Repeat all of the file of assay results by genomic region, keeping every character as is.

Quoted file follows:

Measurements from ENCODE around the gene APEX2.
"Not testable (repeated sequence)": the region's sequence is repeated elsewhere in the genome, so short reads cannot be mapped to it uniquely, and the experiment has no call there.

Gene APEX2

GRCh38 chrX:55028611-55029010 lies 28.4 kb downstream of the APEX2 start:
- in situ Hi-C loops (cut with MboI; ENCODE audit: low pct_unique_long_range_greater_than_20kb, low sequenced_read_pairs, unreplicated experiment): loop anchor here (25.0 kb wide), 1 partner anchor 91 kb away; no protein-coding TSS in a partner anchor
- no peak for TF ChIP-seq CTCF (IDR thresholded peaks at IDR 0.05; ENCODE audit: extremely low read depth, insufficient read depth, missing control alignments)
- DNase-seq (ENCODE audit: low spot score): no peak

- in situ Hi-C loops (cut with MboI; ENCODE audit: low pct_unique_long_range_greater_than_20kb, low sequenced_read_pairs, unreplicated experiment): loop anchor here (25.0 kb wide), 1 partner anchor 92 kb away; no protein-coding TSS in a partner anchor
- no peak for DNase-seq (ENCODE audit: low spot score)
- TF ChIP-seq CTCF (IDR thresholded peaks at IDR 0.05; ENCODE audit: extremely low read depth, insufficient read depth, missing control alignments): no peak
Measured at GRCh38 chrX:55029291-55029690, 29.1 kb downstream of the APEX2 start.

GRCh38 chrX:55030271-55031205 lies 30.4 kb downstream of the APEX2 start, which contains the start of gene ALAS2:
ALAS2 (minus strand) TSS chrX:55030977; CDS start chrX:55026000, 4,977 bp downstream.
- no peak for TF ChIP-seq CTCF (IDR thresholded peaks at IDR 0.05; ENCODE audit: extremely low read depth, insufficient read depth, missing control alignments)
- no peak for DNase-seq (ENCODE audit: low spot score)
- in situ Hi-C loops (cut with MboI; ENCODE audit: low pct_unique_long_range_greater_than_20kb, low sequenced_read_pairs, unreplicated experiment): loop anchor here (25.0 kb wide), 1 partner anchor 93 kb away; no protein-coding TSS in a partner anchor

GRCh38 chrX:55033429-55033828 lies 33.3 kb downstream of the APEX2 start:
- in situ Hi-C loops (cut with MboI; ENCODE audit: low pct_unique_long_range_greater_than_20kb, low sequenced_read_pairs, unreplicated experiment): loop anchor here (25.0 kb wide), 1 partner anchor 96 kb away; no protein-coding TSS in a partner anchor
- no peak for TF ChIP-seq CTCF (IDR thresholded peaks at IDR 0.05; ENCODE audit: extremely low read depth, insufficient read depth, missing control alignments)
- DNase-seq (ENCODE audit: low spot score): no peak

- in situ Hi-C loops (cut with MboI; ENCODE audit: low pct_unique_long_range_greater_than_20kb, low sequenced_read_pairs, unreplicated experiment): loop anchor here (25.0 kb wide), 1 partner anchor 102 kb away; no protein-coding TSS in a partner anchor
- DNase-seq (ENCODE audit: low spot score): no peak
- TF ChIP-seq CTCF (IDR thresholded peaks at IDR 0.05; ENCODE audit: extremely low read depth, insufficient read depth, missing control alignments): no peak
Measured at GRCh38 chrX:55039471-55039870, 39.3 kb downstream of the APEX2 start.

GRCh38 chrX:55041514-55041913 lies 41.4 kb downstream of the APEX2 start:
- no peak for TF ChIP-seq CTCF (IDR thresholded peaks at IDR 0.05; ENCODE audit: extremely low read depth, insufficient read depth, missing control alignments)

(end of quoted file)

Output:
Measurements from ENCODE around the gene APEX2.
"Not testable (repeated sequence)": the region's sequence is repeated elsewhere in the genome, so short reads cannot be mapped to it uniquely, and the experiment has no call there.

Gene APEX2

GRCh38 chrX:55028611-55029010 lies 28.4 kb downstream of the APEX2 start:
- in situ Hi-C loops (cut with MboI; ENCODE audit: low pct_unique_long_range_greater_than_20kb, low sequenced_read_pairs, unreplicated experiment): loop anchor here (25.0 kb wide), 1 partner anchor 91 kb away; no protein-coding TSS in a partner anchor
- no peak for TF ChIP-seq CTCF (IDR thresholded peaks at IDR 0.05; ENCODE audit: extremely low read depth, insufficient read depth, missing control alignments)
- DNase-seq (ENCODE audit: low spot score): no peak

- in situ Hi-C loops (cut with MboI; ENCODE audit: low pct_unique_long_range_greater_than_20kb, low sequenced_read_pairs, unreplicated experiment): loop anchor here (25.0 kb wide), 1 partner anchor 92 kb away; no protein-coding TSS in a partner anchor
- no peak for DNase-seq (ENCODE audit: low spot score)
- TF ChIP-seq CTCF (IDR thresholded peaks at IDR 0.05; ENCODE audit: extremely low read depth, insufficient read depth, missing control alignments): no peak
Measured at GRCh38 chrX:55029291-55029690, 29.1 kb downstream of the APEX2 start.

GRCh38 chrX:55030271-55031205 lies 30.4 kb downstream of the APEX2 start, which contains the start of gene ALAS2:
ALAS2 (minus strand) TSS chrX:55030977; CDS start chrX:55026000, 4,977 bp downstream.
- no peak for TF ChIP-seq CTCF (IDR thresholded peaks at IDR 0.05; ENCODE audit: extremely low read depth, insufficient read depth, missing control alignments)
- no peak for DNase-seq (ENCODE audit: low spot score)
- in situ Hi-C loops (cut with MboI; ENCODE audit: low pct_unique_long_range_greater_than_20kb, low sequenced_read_pairs, unreplicated experiment): loop anchor here (25.0 kb wide), 1 partner anchor 93 kb away; no protein-coding TSS in a partner anchor

GRCh38 chrX:55033429-55033828 lies 33.3 kb downstream of the APEX2 start:
- in situ Hi-C loops (cut with MboI; ENCODE audit: low pct_unique_long_range_greater_than_20kb, low sequenced_read_pairs, unreplicated experiment): loop anchor here (25.0 kb wide), 1 partner anchor 96 kb away; no protein-coding TSS in a partner anchor
- no peak for TF ChIP-seq CTCF (IDR thresholded peaks at IDR 0.05; ENCODE audit: extremely low read depth, insufficient read depth, missing control alignments)
- DNase-seq (ENCODE audit: low spot score): no peak

- in situ Hi-C loops (cut with MboI; ENCODE audit: low pct_unique_long_range_greater_than_20kb, low sequenced_read_pairs, unreplicated experiment): loop anchor here (25.0 kb wide), 1 partner anchor 102 kb away; no protein-coding TSS in a partner anchor
- DNase-seq (ENCODE audit: low spot score): no peak
- TF ChIP-seq CTCF (IDR thresholded peaks at IDR 0.05; ENCODE audit: extremely low read depth, insufficient read depth, missing control alignments): no peak
Measured at GRCh38 chrX:55039471-55039870, 39.3 kb downstream of the APEX2 start.

GRCh38 chrX:55041514-55041913 lies 41.4 kb downstream of the APEX2 start:
- no peak for TF ChIP-seq CTCF (IDR thresholded peaks at IDR 0.05; ENCODE audit: extremely low read depth, insufficient read depth, missing control alignments)